Entertainer: Despite the best-laid plans and most intricate plots, if the game isn’t fun and engaging, it isn’t worth the effort. It’s the Game Master’s job to do whatever’s necessary to keep the players’ energy and interest up, immersing the group in the story through the use of strange voices, animated gestures, and generally making a fool of himself in the most classic sense. In order to fulfill the role of every individual the player characters encounter, the Game Master needs to be impressionist, comedian, and thespian all in one. In the role of the entertainer, the Game Master is the steward of every player’s experience, keeping everyone at the table involved and the story moving along at the proper pace.

Moderator: While important in any game, the role of moderator becomes even more important in games with new players unfamiliar with the rules, or situations where the Game Master might be running a game for strangers, such as “organized play” sessions at gaming stores and conventions. Many players enjoy the tactical aspects of the game and make the most of the rules in and outside of combat. The Game Master should know what each character is capable of, as well as the abilities of the nonplayer characters and monsters, and should be prepared to pass judgment on any contradictory or disputed interpretations of the rules. And while it’s important for the Game Master to be fair and hear out players’ opinions and arguments, a good Game Master has the confidence and resolve to hold firm once he’s made a decision.

Creator: Not only does the Game Master bring stories to the table, but many times he is also the creator of entire worlds. More often than not, he spends more time preparing for the session than the session actually takes to play. When not using a published setting or adventure, the Game Master must take the time outside of the game to create the plot, build enemies, construct encounters, develop magic items and spells, design monsters, and flesh out the world of adventure the players will soon inhabit.

Instructor: Not everyone is going to show up to the table with an equal—or even sufficient—understanding of the rules. Some of these players will be young, the new generation of gamers eager to enter into the ranks, and others will be friends you’ve encouraged to learn the joys of roleplaying games; some may even be fresh recruits at conventions or game stores. Everyone has a different aptitude for the admittedly complex rules of roleplaying games, and many people are intimidated by them. Part of a Game Master’s role is to guide players in learning the game—after all, the majority of Game Masters playing today learned from another Game Master who was patient with them.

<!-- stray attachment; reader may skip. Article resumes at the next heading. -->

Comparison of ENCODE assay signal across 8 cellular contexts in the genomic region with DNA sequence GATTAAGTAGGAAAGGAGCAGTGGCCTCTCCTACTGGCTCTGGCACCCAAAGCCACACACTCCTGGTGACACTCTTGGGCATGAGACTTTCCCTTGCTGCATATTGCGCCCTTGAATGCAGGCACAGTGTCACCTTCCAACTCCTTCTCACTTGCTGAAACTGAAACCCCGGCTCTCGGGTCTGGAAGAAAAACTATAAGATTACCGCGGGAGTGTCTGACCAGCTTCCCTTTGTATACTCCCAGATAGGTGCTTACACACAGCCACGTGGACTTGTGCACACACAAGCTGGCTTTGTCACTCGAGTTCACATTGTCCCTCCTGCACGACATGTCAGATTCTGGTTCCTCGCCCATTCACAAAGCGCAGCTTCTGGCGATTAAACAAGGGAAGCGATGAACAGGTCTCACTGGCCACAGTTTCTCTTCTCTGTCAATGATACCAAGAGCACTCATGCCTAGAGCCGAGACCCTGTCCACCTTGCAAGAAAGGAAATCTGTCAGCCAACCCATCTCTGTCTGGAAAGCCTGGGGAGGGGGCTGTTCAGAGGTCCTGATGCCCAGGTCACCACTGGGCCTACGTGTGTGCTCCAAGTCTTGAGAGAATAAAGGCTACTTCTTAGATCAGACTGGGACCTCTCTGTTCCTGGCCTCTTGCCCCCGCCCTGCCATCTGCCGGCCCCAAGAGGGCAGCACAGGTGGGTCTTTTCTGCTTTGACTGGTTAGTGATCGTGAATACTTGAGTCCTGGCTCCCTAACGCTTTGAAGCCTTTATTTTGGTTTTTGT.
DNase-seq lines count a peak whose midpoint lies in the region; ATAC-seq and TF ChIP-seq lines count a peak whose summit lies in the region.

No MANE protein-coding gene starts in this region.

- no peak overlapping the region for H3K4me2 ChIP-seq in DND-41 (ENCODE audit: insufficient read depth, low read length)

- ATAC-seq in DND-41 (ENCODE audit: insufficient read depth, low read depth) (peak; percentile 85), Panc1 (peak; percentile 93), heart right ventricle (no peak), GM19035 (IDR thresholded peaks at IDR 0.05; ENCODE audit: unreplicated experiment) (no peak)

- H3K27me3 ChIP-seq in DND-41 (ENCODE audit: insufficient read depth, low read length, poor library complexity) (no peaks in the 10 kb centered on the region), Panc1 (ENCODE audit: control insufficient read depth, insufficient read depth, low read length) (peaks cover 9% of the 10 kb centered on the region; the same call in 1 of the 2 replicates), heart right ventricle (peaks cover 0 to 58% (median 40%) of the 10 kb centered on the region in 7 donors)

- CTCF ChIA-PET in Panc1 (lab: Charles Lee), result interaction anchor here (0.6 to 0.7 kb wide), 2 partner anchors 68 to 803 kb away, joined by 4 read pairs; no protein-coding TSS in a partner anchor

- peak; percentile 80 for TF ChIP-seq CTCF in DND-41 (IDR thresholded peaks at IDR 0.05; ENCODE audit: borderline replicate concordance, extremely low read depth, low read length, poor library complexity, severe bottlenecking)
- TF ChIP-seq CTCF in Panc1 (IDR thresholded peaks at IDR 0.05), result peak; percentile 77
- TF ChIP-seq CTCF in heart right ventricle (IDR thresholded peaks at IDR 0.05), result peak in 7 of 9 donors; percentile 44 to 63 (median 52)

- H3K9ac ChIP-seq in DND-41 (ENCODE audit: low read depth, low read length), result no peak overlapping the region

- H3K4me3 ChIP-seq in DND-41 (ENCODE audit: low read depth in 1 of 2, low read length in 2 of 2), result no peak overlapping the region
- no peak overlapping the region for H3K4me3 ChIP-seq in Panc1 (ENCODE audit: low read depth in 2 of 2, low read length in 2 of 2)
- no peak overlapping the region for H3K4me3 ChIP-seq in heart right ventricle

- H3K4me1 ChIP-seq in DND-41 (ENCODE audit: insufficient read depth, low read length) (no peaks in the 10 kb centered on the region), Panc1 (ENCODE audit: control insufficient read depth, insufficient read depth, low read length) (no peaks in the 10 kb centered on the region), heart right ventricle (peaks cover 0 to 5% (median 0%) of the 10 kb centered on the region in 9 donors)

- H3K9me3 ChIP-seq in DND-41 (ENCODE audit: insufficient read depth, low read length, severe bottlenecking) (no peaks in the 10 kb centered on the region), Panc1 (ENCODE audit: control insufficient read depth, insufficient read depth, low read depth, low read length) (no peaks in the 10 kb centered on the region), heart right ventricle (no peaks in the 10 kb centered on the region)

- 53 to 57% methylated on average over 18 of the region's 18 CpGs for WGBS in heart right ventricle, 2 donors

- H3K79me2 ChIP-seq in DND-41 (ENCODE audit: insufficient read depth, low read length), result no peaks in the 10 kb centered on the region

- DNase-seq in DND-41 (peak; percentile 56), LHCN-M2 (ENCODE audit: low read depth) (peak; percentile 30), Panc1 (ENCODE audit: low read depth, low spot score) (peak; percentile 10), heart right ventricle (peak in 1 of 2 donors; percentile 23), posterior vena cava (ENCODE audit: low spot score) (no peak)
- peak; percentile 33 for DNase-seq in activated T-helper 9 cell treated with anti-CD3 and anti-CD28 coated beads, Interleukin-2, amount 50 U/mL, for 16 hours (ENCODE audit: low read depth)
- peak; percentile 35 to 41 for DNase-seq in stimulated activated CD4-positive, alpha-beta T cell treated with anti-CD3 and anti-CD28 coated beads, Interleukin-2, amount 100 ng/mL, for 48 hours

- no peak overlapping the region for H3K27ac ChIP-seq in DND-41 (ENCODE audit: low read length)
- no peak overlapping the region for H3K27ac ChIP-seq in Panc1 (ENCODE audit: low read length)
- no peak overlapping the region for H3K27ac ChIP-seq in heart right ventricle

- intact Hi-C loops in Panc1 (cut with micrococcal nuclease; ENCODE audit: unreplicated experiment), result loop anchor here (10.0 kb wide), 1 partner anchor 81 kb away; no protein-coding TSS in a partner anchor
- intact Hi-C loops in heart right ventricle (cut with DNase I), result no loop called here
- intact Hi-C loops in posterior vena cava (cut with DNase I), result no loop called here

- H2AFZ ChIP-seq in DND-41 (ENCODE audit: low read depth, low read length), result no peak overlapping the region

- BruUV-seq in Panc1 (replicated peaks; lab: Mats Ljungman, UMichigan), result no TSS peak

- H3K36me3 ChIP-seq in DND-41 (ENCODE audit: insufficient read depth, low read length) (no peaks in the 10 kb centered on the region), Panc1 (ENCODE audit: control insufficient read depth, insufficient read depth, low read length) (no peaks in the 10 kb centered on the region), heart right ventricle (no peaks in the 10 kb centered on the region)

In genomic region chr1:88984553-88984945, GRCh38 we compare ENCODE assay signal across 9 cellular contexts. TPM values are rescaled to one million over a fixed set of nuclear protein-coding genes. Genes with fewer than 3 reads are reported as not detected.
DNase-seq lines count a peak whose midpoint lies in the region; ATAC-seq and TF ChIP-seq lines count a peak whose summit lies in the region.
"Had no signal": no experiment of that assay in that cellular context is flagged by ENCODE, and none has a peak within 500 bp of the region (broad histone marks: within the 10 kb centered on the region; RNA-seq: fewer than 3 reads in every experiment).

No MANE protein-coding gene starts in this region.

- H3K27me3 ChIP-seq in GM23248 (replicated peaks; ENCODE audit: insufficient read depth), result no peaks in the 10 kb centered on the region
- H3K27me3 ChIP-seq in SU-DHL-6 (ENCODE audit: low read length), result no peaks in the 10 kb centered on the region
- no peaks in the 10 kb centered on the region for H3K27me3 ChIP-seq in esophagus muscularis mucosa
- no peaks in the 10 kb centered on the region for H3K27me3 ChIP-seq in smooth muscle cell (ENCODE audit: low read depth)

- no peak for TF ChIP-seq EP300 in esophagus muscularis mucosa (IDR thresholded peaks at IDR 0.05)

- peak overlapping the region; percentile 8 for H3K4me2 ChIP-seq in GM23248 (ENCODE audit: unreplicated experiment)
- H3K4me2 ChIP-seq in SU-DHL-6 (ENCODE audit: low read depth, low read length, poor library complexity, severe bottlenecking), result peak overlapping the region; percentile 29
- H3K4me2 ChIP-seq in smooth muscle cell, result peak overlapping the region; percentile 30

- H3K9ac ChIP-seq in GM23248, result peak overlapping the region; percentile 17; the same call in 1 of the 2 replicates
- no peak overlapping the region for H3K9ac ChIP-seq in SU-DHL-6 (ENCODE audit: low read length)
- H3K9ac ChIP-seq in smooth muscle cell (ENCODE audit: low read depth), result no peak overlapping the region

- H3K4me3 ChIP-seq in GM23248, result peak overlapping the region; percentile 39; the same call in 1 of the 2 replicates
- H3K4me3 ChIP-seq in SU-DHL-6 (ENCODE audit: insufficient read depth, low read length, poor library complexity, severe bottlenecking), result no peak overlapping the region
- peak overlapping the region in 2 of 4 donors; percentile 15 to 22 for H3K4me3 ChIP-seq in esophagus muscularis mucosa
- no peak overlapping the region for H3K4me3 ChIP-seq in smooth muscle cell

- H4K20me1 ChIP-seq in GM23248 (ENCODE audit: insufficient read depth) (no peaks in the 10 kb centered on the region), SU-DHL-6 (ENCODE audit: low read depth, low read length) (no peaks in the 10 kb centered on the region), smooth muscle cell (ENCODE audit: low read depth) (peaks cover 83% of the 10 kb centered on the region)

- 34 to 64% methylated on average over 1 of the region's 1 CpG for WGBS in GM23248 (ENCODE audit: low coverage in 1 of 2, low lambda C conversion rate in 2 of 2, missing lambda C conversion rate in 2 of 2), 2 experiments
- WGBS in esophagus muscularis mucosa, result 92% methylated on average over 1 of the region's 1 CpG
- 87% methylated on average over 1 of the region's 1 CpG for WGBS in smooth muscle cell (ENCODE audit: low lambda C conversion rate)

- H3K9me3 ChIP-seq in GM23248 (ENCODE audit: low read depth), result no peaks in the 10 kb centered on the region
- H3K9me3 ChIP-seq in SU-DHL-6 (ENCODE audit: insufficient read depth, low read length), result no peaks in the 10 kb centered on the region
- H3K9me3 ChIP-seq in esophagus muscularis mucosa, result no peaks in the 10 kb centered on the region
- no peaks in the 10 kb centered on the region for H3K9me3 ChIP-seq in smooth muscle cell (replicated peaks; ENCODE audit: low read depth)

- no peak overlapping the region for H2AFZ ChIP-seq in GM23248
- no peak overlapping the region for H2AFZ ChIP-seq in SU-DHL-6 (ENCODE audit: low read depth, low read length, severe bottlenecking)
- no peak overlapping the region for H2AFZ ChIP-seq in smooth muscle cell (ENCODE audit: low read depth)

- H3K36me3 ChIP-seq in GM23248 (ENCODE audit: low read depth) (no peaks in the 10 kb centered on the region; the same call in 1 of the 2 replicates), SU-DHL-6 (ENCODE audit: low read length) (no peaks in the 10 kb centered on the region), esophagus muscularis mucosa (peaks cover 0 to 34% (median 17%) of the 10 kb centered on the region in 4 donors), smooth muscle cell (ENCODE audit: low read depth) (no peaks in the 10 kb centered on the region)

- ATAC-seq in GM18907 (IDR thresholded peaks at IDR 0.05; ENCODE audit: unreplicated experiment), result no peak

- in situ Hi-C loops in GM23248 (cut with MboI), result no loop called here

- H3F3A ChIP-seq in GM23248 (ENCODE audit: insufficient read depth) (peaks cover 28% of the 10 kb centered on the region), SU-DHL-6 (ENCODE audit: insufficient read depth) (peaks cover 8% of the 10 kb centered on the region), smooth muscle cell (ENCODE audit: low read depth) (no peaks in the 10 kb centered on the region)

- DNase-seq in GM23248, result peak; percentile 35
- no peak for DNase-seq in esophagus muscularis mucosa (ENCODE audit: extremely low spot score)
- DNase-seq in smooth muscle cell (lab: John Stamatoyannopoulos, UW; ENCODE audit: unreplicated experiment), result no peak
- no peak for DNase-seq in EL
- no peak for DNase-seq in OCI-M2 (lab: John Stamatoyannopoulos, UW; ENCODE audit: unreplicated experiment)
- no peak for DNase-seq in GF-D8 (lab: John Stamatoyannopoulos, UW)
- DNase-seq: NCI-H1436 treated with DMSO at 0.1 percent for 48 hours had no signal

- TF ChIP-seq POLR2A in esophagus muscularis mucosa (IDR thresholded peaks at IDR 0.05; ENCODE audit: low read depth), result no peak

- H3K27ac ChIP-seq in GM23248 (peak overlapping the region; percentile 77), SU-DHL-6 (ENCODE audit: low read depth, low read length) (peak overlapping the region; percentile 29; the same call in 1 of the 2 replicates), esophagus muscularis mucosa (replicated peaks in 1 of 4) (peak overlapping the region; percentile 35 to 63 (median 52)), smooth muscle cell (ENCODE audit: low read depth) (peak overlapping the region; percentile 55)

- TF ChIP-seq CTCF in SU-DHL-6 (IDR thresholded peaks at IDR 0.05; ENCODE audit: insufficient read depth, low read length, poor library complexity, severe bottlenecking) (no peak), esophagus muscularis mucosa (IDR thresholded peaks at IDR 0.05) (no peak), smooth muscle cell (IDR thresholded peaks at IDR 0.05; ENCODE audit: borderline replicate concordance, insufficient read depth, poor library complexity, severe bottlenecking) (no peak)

Player: Despite a pervasive myth, roleplaying games are not about pitting the Game Master against the players. They are not competitions, and the Game Master does not lose when the players succeed—rather, if the players leave the table feeling tested but triumphant, then the Game Master has achieved the best possible result. Though one person guides the game, everyone is a player in some sense.

Game Masters must be as convincing with the nonplayer characters they control as the players are with their own characters, if not more so.

In addition to these roles, the Game Master might also fill a handful of others. Many groups maintain a set of house rules for their games, and the Game Master has the final say on particular interpretations and arbitrations of rules (though everyone in the group should be aware of
any house rules beforehand). The Game Master may also act as host for the game. At the least, the host provides an ample place to play. While some extraordinary Game Masters might provide all materials, including books, character sheets, pencils, dice, miniatures, and a battlemat, groups should decide upon those details themselves. As the host for a game, it is important to provide a surface large enough to play upon, a place for everyone to sit, reasonable facilities, and the desire to get a good game going. Whether played at a Victorian dining table lit with candelabras, on the floor of a spartan apartment, in the library during recess, or in the back of a van on the way to a family camping trip, roleplaying games can be tailored to most any situation, as long as there’s excitement and a desire to play.

- Excerpt from Chapter 1 of the GameMastery Guide

*Takes an even bigger deep breath*

Creating Adventures:
It’s the GM’s job to plan and predict the course of an adventure. Depending on you and your players’ play style, this may be an easy endeavor or require a lot of work.
The basic types of adventures are linear, unrestricted, and nonlinear.

Linear: A linear adventure scenario is pretty straightforward; the PCs begin at point A, travel to point B, then C, and so on until they reach the end of the adventure. What exactly those points are, and which of them are combat encounters, roleplaying encounters, or merely places to rest and buy new equipment varies from adventure to adventure. For example, a scenario may start at a village where orcs just attacked, follow a survivor’s directions toward the orc lair, deal with the orcs in the lair, and end with the PCs returning triumphantly to the village; there isn’t much room for deviation from the expected plot. Most published adventures are linear adventures simply because a book only holds a limited amount of information—it’s impossible to account for every possible character motivation, wild goose chase, or wrong turn that the PCs may take during the course of one or more nights of play.